In our blog post “Investing 101,” we describe how and why we build diversified portfolios across different asset groups and geographies to help investors navigate market turbulence and achieve their long-term financial goals. We set the weighting of the different groups to match the risk profile and objectives of each investor, and we rebalance to those custom weightings to help keep the risk profile in line.
As you might expect, there are times when prices for a specific group may go up so much, or down so far, that it may present above-average risk or return than usual. With our data models, we strive to recognize those extremes and adjust portfolio weightings for the “rebound” to capture incremental gains.
In this blog post, we provide an overview of that activity, which we call “tilting.”
Signs of Extreme
You can think of movement in broad market prices like the swings of a pendulum. Prices may move up or down day-to-day, but over long cycles they can swing far in one direction—sometimes too far, where they overshoot what is a sustainable position.
These swings too far in one direction often happen in periods of extreme greed (the Dotcom Bubble in 2001, or the Real Estate Bubble of 2007) or extreme fear (High Dividend Stocks in 2015, or historically low bond yields).
We aren’t looking for small price swings (less bang for the buck). Instead, we look for big swings that usually take time to build…and can unravel quickly.
We have calibrated our investment models to give a signal when those meaningful imbalances are likely to have occurred, allowing us to tilt away from the riskier extreme (e.g., reduce its weighting in the portfolio) and toward what we believe to be the group offering better return potential (increasing its weighting).
We measure those extremes across three principal dimensions:
• Market sizes (large stocks or small stocks)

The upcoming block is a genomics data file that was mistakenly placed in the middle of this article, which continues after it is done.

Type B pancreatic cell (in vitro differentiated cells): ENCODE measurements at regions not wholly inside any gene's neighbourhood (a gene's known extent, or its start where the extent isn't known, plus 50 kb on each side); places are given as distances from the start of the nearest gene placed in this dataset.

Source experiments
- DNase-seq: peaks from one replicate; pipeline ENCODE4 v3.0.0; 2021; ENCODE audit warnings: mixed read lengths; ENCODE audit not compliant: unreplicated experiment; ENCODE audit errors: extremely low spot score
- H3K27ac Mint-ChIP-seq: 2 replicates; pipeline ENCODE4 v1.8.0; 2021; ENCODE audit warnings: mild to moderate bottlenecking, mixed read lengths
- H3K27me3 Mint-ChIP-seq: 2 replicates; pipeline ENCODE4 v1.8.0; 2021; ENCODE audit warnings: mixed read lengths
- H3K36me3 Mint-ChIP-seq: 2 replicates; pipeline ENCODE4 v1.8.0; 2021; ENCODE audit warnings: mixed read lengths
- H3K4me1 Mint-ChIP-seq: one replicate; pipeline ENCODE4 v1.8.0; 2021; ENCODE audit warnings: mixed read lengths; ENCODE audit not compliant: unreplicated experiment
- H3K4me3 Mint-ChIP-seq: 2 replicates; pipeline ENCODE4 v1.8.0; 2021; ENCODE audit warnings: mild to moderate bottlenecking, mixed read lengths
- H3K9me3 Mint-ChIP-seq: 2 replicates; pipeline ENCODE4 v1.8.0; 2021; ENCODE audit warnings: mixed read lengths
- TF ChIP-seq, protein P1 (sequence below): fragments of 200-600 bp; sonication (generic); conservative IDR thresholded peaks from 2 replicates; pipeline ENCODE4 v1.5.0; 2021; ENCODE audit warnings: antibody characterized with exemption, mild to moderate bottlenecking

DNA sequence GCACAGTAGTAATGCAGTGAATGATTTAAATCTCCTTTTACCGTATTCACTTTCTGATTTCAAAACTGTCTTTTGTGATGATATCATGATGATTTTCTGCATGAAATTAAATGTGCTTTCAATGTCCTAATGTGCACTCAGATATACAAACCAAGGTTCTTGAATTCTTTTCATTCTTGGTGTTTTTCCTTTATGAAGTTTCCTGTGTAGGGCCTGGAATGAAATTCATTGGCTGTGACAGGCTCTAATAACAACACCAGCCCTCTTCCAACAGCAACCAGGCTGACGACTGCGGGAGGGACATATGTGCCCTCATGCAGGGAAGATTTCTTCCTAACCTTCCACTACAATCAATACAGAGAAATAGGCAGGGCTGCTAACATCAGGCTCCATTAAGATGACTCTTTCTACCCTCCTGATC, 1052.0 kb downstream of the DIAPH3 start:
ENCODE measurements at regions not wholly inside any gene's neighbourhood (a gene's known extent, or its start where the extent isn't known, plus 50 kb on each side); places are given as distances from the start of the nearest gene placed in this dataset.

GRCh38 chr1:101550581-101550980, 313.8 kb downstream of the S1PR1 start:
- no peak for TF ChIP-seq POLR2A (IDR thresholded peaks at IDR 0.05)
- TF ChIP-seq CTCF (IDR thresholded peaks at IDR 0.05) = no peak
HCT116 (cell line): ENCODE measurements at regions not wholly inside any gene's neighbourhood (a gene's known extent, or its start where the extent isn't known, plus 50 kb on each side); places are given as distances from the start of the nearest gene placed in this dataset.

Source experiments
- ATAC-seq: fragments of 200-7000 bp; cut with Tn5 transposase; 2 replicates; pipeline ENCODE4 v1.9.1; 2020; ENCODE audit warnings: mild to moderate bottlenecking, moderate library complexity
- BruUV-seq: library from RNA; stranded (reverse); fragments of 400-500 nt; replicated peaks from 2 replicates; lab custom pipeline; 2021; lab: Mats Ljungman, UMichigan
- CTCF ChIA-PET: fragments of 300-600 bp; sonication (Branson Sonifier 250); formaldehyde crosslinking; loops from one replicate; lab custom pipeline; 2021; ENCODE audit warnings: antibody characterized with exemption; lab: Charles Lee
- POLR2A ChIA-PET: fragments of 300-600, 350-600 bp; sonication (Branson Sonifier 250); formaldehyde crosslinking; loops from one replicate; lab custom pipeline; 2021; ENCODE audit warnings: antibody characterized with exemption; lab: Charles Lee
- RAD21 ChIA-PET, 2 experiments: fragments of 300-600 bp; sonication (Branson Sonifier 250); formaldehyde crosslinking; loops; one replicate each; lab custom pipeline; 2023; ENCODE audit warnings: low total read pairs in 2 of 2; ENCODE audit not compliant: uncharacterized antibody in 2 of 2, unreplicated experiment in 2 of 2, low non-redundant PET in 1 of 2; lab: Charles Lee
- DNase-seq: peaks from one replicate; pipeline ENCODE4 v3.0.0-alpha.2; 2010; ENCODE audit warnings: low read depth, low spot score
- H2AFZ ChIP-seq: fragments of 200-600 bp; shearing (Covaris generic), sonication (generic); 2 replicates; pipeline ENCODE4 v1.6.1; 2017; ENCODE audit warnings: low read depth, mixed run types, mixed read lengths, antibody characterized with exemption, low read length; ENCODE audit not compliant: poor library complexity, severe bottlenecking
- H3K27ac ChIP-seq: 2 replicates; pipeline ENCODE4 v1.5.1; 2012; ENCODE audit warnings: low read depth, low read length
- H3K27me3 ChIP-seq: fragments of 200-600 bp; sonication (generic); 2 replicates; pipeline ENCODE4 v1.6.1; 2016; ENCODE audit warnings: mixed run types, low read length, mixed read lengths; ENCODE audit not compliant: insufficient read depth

• Investment styles (Value, Growth, Momentum, Quality, etc.)
• Global regions (US, international, or emerging markets)
Keeping the Risk Profile Aligned
Importantly, when tilting, we strive to position the portfolio for incremental gain without significantly changing the risk profile of the portfolio. We believe we can do so by:
1. Keeping the portfolio’s investment objectives the same—meaning, the allocation to what we call OFFENSE, also known as APPRECIATION, (risk-seeking opportunities like stocks and equity-like investments) and DEFENSE (fixed income, to help manage risk and volatility) remains unchanged.
2. Tilting between what we see as the better opportunities within those allocations—meaning, we might give more weight to large value stocks over small- or –mid-sized growth stocks. These groupings both reside in the OFFENSE/APPRECIATION category, which contains those risk-seeking opportunities.So, for example, if an investor’s risk profile requires 80% offense /appreciation and 20% defense, we will rebalance to those targets and not change their weightings. But within that 80% allocation, the mix of stocks by size, style or even region might evolve based on our view of the best opportunity.
The “Where” vs. the “When”
Successful tilting requires discipline and patience. We believe our research can do a good job of signaling WHERE meaningful imbalances are occurring, but it is very difficult to predict WHEN those imbalances will correct. Why? Because the pendulum swing of prices is often driven by collective investor sentiment (high expectations, for example) rather than grounded behavior or fundamental support. How far that sentiment pushes prices for the group is anyone’s guess. Those prices can swing much farther—and hold longer—than what many would call reasonable.
Setting the right investment parameters for an investor is the first and most important step in wealth management. Those parameters reflect the risk profile of the investor, aligning the expected return with the expected volatility of the portfolio. Rebalancing to those parameters keeps the risk profile in place as prices swing through the years. At times, those prices can swing to extreme points. Those swings can create incremental opportunity and risk. Knowing when those swings change is more luck than skill, but we believe it is possible to recognize where those swings are occurring. Acting on those signals requires discipline and patience, but we believe proper tilting can add incremental gains to investor returns.